Coaldale, Nevada – The Ambition of a Prospector in Petticoats

January 12, 2012 at 8:06 am (Black and White Photography, Landscape Photography, Leah McDaniel Photography, Photography) (, , , , , )

What is left of the sign for Coaldale

Warning:  Get yourself a cup of coffee and relax.  This is going to be a long one.

The isolation and decay of the abandoned “modern” buildings at Coaldale Junction, Nevada is a draw for photographers.  Abandoned about 1993, it seems that the people living and working in the area simply got up and left, discarding most or all of the furnishings in the gas station, restaurant (with bar and slots that has since been burned to the ground), hotel, and various other buildings.  Couple that with the scarcity of information about the place and intrigue sets in, spurring curiosity about Coaldale to drive speculation about its failure.

Some information I have come across in the blogosphere is interesting, though incorrect.  Coaldale didn’t spring up and die in a short period of time, as some report, but actually has quite a history to it.

Abandoned at Coaldale, Nevada

Though Nevada presently is probably most famous for gambling, (and prostitution secondly), it really came into being because of the vast amounts of gold and silver pulled, wrenched, hacked and blasted from its unassuming deserts and mountains, and after that, for a rich assortment of valuable minerals.

For instance, I believe that currently there is only one producing lithium mine operating in the world, and it is located pretty close to Coaldale. But I digress… Of all of its subterranean riches, coal has been notably absent, excepting around Coaldale.

There’s coal in them thar hills

William (also identified as both “Uncle Billy” and “Jackass Billy”) Groetzinger/Groezenger, operating under a grub-stake agreement with William A. Ingalls of Candelaria (and later a sheriff of Esmeralda County), discovered the bituminous coalfields in the area in the 1880′s.  A short time later, Clay Peters and William Wilson, along with Groetzinger and Ingalls, secured government title for the location and by 1884 surveyed a townsite, marking the corners with “stone monuments without pits”.  The township was to extend over the low pass between the Monte Cristo and Silver Peak mountain ranges, sitting adjacent to the Columbus Salt Marsh.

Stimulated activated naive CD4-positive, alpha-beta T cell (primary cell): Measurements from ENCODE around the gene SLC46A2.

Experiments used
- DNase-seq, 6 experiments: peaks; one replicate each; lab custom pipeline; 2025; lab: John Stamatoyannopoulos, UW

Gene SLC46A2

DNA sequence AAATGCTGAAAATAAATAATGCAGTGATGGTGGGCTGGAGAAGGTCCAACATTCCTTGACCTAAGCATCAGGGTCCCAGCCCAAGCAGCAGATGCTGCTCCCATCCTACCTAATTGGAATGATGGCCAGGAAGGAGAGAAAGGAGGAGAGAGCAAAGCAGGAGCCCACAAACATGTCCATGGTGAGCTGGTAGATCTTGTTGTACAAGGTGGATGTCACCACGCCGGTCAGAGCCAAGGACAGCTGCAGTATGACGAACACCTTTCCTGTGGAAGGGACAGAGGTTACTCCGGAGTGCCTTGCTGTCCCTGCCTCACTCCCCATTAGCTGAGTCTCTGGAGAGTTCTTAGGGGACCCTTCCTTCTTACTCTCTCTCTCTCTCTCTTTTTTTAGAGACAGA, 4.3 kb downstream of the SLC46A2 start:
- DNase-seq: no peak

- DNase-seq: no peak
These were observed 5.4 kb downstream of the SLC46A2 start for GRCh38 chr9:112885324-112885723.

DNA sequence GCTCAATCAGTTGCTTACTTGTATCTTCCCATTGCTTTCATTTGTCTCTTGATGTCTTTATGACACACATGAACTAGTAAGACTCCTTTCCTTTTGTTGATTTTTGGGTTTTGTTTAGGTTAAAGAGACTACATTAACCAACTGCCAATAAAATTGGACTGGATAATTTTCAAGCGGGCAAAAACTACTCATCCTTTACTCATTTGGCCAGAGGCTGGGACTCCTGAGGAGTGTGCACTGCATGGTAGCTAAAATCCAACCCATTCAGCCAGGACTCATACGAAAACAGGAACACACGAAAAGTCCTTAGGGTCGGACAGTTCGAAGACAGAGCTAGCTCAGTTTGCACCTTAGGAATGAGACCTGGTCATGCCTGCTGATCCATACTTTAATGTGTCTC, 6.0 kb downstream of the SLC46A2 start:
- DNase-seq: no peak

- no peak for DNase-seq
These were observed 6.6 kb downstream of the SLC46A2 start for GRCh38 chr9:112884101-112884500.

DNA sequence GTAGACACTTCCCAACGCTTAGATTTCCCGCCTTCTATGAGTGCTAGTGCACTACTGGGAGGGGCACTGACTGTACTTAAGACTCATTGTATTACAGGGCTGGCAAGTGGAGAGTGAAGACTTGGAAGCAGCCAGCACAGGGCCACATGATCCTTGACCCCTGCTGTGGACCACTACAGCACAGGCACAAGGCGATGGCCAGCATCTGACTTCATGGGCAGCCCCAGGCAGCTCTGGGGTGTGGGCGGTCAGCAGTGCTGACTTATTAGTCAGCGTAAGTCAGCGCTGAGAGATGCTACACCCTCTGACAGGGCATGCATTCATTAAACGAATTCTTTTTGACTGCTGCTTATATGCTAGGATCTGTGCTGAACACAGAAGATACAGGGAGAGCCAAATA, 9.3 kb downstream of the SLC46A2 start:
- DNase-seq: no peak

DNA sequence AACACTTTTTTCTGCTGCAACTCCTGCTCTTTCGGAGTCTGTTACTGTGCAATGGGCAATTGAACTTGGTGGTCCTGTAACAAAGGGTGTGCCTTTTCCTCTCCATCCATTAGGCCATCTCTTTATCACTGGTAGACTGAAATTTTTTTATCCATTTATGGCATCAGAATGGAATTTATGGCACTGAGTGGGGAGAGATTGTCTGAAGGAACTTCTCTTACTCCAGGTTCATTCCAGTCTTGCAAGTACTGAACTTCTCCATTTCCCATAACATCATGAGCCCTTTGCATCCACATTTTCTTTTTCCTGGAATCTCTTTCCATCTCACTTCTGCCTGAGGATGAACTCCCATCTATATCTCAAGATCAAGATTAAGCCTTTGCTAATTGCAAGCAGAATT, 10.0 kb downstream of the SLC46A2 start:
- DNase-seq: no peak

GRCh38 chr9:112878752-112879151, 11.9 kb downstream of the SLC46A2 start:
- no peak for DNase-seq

As it turned out, it was prohibitively expensive to develop the coalfields on a commercial level, let alone to ship the product, and once the financial parties involved realized that, the plans were abandoned, though Groetzinger held onto his interest in the mines.  It appears that Billy continued to work the coal fields/mines on his own and in 1894 sold 150 tons of coal to the Columbia Borax Works, but it was much work for little profit.

Monte Cristo Mountains named earlier than 1871. Under BLM management, they are a popular rockhounding site with interesting geological features.

A Miner in Corset and Petticoats…

While Groetzinger labored to bring his coal to market, a remarkable woman was making her way in the mining world in the Tonopah and Goldfield area.  Though she didn’t sign the resolutions on the formation of the Goldfield Mining District on October 20, 1903, Dr. Frances Estelle Williams was present at the birth of the city just the same.  Just 9 days later she recorded her Valley View Placer claims in Goldfield, Nevada.